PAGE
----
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Chester County Officials, Judges Take Oath of Office

(From a press release)

The installation of newly-elected Chester County officials and judges took place at swearing-in ceremonies this past weekend, in Courtroom 1 of the Chester County Justice Center.  On Friday, December 29, five new judges and two judges retained by voters took the oath of office to serve on the Chester County Court of Common Pleas.

On Saturday, December 30, three county commissioners, and the new District Attorney, Sheriff, Recorder of Deeds, Register of Wills and one Magisterial District Judge were also sworn-in.

Chester County’s new Board of Commissioners are Josh Maxwell, Marian Moskowitz, and Eric Roe. Christopher de Barrena-Sarobe is the County’s new District Attorney and Kevin Dykes is the new Chester County Sheriff.  Michele Vaughn begins her second term as Register of Wills, and Diane O’Dwyer begins her term as the County’s Recorder of Deeds, having previously served as Acting Recorder.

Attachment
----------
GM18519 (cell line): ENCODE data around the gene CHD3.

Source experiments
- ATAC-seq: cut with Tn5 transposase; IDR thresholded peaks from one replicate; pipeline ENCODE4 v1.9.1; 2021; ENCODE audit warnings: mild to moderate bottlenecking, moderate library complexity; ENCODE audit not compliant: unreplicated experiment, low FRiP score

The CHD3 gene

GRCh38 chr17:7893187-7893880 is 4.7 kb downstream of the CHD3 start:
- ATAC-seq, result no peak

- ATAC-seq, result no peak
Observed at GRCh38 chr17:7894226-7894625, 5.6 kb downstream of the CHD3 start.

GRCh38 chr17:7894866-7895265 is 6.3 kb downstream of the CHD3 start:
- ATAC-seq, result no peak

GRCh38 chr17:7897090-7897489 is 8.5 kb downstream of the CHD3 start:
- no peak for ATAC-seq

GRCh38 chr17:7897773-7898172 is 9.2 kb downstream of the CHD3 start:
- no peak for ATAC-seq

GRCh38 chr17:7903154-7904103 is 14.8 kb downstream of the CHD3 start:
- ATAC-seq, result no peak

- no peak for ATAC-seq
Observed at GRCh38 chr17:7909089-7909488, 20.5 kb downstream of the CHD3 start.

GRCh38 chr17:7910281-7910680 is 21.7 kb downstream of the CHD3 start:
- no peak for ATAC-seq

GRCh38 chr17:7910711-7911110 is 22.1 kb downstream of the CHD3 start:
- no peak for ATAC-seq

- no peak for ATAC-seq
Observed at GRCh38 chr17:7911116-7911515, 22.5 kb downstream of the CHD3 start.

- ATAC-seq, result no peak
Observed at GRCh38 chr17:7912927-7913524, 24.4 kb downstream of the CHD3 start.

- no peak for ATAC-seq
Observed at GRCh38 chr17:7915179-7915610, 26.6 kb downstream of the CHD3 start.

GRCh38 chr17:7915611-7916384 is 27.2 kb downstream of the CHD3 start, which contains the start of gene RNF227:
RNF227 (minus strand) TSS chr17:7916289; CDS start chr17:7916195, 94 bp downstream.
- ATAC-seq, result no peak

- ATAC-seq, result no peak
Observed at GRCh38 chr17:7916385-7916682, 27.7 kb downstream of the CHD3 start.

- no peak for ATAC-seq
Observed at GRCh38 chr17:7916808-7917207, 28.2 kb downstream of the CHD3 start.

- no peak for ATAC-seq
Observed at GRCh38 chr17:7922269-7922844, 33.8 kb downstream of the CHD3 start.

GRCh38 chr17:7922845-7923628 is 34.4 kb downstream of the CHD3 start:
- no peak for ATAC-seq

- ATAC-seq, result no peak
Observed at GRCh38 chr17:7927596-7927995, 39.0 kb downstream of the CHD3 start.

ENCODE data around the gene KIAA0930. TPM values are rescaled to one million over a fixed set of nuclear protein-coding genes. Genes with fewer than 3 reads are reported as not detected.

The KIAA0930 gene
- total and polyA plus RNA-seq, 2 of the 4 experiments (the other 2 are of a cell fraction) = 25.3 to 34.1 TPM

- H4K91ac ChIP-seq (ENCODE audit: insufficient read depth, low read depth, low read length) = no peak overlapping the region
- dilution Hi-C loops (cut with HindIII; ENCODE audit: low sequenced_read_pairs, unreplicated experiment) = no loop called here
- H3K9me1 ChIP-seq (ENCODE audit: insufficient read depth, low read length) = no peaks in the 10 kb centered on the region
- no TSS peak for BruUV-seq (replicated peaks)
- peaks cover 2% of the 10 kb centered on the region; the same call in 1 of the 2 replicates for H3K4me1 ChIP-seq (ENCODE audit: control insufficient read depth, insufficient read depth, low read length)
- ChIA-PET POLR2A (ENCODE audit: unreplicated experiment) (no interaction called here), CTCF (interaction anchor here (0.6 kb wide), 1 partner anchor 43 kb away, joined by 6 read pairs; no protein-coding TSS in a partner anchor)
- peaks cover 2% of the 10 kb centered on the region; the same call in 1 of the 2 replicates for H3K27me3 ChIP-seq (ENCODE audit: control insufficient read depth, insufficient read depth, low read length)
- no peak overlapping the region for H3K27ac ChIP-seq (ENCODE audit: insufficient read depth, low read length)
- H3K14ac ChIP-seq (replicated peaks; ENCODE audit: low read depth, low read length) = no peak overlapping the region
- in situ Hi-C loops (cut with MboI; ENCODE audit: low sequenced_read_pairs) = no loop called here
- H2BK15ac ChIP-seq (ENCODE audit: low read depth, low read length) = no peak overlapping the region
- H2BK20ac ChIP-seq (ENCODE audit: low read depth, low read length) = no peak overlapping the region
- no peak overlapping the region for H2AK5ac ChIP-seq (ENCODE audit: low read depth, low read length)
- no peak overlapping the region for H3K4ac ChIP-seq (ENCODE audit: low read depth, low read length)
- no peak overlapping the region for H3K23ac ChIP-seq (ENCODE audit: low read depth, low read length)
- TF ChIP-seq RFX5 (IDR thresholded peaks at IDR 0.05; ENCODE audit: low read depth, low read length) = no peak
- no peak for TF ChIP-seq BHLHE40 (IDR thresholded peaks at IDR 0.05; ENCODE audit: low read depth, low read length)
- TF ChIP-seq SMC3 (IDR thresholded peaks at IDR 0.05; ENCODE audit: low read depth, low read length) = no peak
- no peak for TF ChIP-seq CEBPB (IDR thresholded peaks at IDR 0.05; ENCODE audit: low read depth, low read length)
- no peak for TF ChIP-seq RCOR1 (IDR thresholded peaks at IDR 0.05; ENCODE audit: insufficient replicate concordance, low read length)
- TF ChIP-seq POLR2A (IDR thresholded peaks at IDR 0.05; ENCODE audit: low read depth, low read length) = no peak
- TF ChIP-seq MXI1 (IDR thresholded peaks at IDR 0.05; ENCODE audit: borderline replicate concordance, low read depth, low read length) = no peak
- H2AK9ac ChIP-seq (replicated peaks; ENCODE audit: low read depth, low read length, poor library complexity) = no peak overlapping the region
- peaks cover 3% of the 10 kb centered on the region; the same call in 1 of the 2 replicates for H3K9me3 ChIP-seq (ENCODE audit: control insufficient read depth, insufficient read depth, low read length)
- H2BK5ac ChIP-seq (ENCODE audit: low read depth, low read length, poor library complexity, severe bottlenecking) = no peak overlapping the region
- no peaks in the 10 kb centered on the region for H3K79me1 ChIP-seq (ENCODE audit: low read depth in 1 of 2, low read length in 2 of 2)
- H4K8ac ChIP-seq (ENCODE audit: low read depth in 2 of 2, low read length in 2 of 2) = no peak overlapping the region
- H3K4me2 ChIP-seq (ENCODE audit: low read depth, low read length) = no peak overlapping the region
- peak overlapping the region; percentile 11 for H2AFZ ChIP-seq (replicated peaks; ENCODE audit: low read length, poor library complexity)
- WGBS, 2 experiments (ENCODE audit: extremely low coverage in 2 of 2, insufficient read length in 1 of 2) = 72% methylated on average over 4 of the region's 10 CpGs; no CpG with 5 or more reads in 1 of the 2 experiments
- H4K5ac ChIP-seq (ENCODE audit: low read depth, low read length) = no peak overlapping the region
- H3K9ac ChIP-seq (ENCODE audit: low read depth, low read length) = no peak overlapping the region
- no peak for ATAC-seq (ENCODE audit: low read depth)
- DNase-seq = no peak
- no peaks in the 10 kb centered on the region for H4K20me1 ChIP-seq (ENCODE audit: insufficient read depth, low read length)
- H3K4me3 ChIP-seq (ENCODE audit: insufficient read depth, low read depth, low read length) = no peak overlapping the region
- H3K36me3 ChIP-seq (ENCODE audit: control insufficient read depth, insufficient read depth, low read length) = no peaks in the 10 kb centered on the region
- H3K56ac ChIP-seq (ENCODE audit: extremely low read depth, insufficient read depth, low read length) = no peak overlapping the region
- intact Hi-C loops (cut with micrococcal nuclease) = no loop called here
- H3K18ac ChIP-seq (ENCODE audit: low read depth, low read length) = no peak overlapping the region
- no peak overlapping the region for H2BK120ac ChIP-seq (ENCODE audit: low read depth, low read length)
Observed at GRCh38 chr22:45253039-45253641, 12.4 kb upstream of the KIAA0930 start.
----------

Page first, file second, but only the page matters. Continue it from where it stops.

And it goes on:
From left to right: Magisterial District Judge Tim Arndt, Register of Wills Michele Vaughn, Recorder of Deeds Diane O’Dwyer, Sheriff Kevin Dykes, District Attorney Chris de Barrena-Sarobe, and Commissioners Eric Roe, Josh Maxwell, and Marian Moskowitz.

Tim Arndt was sworn-in as the new Magisterial District Judge for the Honey Brook District Court. Debbie Bookman, who was unable to attend the ceremonial swearing-in event, begins her second term as the Prothonotary for Chester County.

The five new judges, elected to serve 10-year terms on the Chester County Court of Common Pleas, are Sarah Black, Nicole Forzato, Fredda Maddox, Thomas (Tip) McCabe and Deb Ryan.  Judge John Hall, currently serving as President Judge, and Judge Patrick Carmody are the two judges retained by voters.